Christopher Carstens

In Encountering the Words of Christ in the Mass, Christopher Carstens reflects upon the third edition of the Roman Missal, giving particular attention to the changes in the Mass texts.

Christopher Carstens holds a B.A. from the Oratory of St. Philip in Toronto, and M.A. in Philosophy from the University of Dallas and a M.A. (Liturgical Studies) from The Liturgical Institute. He is currently the Director of the Office of Sacred Worship for the Diocese of LaCrosse, Wisconsin, where he serves as Coordinator of Pontifical Liturgies, liturgical coordinator for the Permanent Deacon formation program, and diocesan Director of RCIA. He is an adjunct faculty member at the Liturgical Institute and a frequent presenter in liturgical conferences and parish education. He is a member of the Society for Catholic Liturgy and is married with four children. Mr. Carstens is one of the presenters of Mystical Body, Mystical Voice.

Todd WilliamsonIn this blog, Praying, Believing, and Living, D. Todd Williamson discusses the pastoral, spiritual, and ministerial ramifications of the revised English translation of the Roman Missal.  Todd's blog is updated every other week.

Todd Williamson is the current Director of the Office for Divine Worship of the Archdiocese of Chicago. He is the author of two editions of Sourcebook for Sundays, Seasons, and Weekdays:The Almanac for Pastoral Liturgy (2007 and 2008, LTP) and has contributed to subsequent editions. He is also co-author of Bringing Catechesis and Liturgy Together: Let the Mystery Lead You! (2002, TwentyThird Publications), and he has written for numerous periodicals (Rite, Pastoral Liturgy, Catechumenate, and Religion Teacher's Journal).

In addition to writing, he is a teacher and national speaker in the areas of liturgy and the sacraments. He is co-host of the monthly radio program, Focus on the Liturgy, which airs on the fourth Wednesday of every month on Relevant Radio 950 AM, in the Chicagoland area.

Todd has been the director of the Office for Divine Worship for eight years. As such, he has dealt with countless pastoral situations in regards to the liturgy. It is from this unique experience that he writes in this blog: breaking open the English texts and making connections to our spiritual and ministerial lives as people of faith.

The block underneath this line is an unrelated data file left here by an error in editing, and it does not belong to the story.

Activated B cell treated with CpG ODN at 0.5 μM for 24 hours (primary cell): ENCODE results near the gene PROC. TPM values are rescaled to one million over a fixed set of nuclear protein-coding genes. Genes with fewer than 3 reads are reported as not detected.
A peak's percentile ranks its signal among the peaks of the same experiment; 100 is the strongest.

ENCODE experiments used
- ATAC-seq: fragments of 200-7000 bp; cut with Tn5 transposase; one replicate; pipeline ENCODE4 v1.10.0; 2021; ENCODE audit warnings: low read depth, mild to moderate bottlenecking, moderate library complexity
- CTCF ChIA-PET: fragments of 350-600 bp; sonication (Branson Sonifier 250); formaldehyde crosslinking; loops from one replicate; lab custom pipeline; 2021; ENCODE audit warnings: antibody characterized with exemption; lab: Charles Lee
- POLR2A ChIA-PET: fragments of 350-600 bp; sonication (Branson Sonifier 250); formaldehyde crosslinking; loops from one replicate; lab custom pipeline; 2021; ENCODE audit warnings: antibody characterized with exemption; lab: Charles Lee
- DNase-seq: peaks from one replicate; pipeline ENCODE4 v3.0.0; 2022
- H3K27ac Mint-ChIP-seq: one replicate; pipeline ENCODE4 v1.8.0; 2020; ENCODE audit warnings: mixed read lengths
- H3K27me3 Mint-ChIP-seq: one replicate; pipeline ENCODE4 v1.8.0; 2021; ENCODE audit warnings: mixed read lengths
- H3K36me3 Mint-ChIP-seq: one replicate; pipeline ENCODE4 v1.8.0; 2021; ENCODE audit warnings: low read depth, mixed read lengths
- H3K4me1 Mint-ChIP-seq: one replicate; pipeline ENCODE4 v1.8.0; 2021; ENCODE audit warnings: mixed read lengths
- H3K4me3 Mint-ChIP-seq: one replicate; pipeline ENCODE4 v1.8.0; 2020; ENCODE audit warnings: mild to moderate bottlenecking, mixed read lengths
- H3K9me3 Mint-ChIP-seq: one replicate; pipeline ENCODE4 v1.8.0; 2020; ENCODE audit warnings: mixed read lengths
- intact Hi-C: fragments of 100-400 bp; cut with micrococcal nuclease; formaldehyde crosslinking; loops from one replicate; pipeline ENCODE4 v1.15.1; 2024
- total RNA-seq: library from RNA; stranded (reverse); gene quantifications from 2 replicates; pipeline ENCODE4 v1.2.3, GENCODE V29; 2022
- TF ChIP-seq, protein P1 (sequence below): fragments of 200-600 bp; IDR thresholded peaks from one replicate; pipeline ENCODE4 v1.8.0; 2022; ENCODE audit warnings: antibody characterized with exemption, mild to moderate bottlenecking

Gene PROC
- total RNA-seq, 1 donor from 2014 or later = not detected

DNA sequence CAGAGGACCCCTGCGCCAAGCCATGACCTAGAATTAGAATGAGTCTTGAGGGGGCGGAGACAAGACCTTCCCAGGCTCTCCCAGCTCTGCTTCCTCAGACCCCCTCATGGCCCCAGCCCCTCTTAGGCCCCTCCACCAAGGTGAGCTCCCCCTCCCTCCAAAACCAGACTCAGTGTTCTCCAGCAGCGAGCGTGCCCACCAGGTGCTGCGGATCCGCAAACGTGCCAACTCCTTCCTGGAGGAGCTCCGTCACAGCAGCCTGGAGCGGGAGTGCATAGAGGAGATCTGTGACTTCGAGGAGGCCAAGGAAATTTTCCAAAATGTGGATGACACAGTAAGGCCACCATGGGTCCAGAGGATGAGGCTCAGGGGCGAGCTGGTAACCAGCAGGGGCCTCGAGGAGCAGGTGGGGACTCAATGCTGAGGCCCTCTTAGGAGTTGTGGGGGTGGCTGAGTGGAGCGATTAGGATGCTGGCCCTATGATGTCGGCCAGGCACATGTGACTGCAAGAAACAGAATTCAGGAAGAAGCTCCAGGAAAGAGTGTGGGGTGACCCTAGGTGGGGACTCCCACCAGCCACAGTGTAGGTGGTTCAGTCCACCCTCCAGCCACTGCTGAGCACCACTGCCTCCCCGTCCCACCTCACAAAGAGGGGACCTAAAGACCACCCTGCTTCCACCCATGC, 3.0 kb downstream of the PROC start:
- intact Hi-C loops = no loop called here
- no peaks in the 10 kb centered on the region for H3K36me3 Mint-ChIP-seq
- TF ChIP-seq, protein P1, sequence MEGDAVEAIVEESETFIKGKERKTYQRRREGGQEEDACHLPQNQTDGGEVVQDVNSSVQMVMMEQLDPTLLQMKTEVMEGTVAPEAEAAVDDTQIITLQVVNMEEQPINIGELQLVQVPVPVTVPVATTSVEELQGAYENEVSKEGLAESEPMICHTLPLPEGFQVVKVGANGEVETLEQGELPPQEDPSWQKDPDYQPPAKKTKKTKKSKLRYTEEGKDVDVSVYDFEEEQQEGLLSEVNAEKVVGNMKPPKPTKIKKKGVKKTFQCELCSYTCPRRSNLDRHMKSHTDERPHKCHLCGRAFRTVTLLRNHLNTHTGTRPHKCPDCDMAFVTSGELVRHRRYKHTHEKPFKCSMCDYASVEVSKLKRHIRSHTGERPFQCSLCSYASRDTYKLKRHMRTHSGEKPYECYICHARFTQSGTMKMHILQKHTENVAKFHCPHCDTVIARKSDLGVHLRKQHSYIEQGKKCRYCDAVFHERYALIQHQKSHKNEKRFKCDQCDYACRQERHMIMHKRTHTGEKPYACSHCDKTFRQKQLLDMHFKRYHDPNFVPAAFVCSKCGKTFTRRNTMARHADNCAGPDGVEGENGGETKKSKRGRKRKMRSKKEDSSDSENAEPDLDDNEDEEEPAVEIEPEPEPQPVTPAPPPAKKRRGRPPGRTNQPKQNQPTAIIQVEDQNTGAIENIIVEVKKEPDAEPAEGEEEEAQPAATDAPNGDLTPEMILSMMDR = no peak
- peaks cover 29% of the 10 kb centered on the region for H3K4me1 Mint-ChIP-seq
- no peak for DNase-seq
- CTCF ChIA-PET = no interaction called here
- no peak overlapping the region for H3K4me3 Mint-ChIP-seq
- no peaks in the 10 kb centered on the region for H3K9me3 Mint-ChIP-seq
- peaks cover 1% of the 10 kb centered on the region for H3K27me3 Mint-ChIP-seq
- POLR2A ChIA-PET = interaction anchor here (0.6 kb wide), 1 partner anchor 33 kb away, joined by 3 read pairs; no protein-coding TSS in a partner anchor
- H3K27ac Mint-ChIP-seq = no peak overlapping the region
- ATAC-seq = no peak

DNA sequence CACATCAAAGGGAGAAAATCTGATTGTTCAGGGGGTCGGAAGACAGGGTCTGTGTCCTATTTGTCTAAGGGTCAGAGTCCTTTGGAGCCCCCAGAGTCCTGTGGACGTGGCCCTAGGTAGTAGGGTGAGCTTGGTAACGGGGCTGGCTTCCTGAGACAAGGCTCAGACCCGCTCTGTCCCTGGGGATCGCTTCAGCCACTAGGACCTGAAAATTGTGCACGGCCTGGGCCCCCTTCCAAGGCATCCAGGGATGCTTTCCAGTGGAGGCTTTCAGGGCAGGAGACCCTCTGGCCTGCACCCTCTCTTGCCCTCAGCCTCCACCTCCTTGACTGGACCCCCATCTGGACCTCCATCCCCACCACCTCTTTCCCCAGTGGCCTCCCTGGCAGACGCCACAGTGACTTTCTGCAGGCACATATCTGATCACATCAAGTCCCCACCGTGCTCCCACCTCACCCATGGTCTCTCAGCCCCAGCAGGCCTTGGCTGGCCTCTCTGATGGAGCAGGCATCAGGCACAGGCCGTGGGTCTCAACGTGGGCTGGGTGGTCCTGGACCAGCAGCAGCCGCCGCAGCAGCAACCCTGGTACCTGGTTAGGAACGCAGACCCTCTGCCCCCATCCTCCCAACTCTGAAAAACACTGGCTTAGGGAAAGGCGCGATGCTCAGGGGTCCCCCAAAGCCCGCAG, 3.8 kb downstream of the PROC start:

A native of Pittsburgh, PA, Sandra Dooley moved to Los Angeles in 1999 after 18 years in Orlando, FL. where she spent 10 years as the liturgy director of St. Margaret Mary Parish in Winter Park. She has a Bachelor’s degree in Music Education and a Master of Pastoral Studies degree from Loyola University in New Orleans, with emphasis in liturgy. She is an experienced church musician, religious educator and liturgist, and has been a committee member, coordinator and/or speaker at local and national conferences.

In June, 2001, Sandra joined the Office for Worship of the Archdiocese of Los Angeles as Associate Director. She was Director of the Office from April, 2003 through July, 2009. She also served on the Board of Directors of the Federation of Diocesan Liturgical Commissions (FDLC) from 2004 until her return to FL in 2009.

Sandy currently serves as the director of liturgy at St. Margaret Mary Church in Winter Park, FL, and as a member of the Board of Directors of the North American Forum on the Catechumenate.


Blog Posts
Jan 10

Written by: Sandra Dooley
1/10/2011 2:17 PM  RssIcon

We are now less than a year away from the official implementation date set by the United States Conference of Catholic Bishops for the revised edition of The Roman Missal. Do you have a timeline in place at your parish or institution? The materials and resources offered by LTP, the USCCB/FDLC, and others have suggested timelines, most of them starting about a year from the date of implementation—and here we are!

If you have not yet begun any preparations in your parish, I suggest you contact your diocese to find out what is being offered on the diocesan level, then be sure to get some of the available resource material into your hands and into the hands of other key people in your parish so that you can begin making preparations for the coming changes. (Check out the materials available through this Web site!)

Priests, deacons, liturgists, and liturgical musicians should be the top tier of people in the parish to begin catechesis and preparation. The information and formation needs to then move to other groups such as catechists, Catholic school teachers, and other liturgical ministers in the parish. Parents of school children and religious education students and members of other parish groups should be provided with opportunities to learn more about the changes—mainly with the aim of helping everyone understand the reasons for the changes and the process that has been used in making these changes. Hopefully, all this can be done in the context of helping everyone gain a better understanding of the Mass itself.

I do not advocate working with children on the revised translation until the fall of this year. Children are resilient and will easily adapt to the changes in the texts. September through November will be plenty of time for preparing them. It is their parents and teachers who need time to adjust to the ideas.

I hope you are well on the way to preparing your parish for the first day of the next liturgical year!


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